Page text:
- Start your first dot with the smallest of your dotting tools and put it anywhere next to the large dot. Now put another dot exactly opposite this dot on the other side of the dot. Find the halfway point between these two small dots on the circle and make another small dot at that point. Then make another dot opposite this one on the other side of the circle. You should have 4 evenly spaced dots.
- Make several dots between each of these dots. The number of dots will depend on the size of your rock. Try to keep them evenly spaced around the main large dot.
- Paint two rounds of small dots. This, again, will depend on the size of the rock used and your spacing. When the gaps between your dots will be too big, it’s time to make larger sized dots to always keep the gaps a similar size. You can progressively change the color of the paint as you work outwards.
- Each time you change the color you can also put a dot on top of the center dot. By the end of the making the ladybug mandala, you should have several different shades of dots nicely layered on top of each other to give it a 3D effect.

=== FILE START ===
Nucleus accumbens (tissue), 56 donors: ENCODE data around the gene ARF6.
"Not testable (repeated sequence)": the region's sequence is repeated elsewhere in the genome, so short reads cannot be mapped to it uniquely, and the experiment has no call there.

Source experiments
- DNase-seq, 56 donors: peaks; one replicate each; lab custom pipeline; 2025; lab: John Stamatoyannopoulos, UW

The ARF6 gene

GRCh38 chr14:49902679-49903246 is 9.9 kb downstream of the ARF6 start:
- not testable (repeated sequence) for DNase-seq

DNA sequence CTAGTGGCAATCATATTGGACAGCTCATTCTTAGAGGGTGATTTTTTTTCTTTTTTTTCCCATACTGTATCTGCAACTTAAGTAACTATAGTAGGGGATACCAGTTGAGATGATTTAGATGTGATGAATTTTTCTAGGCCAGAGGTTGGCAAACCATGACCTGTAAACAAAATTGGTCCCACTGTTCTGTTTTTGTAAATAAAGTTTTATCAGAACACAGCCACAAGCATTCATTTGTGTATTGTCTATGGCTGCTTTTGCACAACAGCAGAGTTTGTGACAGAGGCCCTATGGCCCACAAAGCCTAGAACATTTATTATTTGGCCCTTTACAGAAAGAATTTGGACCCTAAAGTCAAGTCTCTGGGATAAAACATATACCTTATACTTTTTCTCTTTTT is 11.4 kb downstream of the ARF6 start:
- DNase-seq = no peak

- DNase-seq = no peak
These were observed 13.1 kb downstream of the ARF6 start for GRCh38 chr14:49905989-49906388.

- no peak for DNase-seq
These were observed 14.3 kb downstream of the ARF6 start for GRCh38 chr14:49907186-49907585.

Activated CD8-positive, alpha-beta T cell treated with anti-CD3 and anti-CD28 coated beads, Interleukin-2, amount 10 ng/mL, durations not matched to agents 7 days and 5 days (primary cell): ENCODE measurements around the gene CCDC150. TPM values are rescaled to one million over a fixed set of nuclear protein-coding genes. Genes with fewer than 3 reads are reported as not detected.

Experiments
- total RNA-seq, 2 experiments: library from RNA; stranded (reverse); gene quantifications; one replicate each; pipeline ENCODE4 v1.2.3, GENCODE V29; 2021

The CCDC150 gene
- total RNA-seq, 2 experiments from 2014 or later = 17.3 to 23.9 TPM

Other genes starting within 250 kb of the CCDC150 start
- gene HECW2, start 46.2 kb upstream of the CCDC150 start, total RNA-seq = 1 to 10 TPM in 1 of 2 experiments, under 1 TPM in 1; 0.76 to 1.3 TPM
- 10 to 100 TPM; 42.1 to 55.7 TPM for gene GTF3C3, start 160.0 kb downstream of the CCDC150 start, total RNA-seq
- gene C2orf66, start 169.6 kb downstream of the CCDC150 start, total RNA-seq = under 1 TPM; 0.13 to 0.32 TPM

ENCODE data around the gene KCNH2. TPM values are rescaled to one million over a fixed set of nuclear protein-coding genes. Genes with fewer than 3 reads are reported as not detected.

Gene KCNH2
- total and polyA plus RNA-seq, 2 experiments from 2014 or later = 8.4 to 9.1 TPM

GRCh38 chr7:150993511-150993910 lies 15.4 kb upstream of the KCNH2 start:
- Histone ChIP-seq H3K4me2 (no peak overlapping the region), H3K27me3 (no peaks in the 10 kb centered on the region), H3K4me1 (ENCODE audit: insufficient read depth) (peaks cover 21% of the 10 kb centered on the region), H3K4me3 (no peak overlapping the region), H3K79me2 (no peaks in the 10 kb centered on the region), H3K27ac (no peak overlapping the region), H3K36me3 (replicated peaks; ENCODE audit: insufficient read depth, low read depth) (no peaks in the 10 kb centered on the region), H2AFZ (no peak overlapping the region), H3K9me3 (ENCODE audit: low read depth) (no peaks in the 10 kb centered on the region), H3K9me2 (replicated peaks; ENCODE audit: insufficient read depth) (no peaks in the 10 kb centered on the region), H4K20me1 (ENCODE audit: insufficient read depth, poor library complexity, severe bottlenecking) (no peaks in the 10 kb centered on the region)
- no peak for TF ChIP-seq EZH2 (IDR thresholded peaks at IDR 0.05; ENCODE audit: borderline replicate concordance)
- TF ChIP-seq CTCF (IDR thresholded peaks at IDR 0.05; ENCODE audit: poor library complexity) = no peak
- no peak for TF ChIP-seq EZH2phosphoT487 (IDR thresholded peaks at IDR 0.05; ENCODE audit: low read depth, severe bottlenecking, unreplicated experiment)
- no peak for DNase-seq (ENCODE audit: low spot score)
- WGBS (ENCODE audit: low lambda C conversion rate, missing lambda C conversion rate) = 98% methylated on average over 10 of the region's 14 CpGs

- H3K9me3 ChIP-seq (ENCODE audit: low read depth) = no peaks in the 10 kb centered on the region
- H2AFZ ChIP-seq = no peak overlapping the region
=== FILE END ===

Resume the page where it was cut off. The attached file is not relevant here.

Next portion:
- Paint the ladybug's eyes. The ones in the photo were made with two different shades of blue and one dot of black. You can use as many or as few dots of blue as you like, but make sure each dot is dry before you add another dot on top to keep it clean looking.
- Paint some tiny white dots in the open spaces between the colored dots. This gives extra depth and really helps make the colors pop!
I’d LOVE to see your ladybug mandala stone painting. You can upload your own picture by commenting on this ladybug mandala facebook post.
If you’ve enjoyed this tutorial I have LOADS more full-length stone painting tutorials on my own blog from rock painting artists around the world in the series “180 Days of Stone Painting”
Hi! I love these! I finally found the demo. What kind of paints do you actually use ?
Where do you get the paint thingy to make the dots? And do you use a sealer or something to keep the rocks nice and from fading in the sun? Waiting for your reply. Thank you!!!!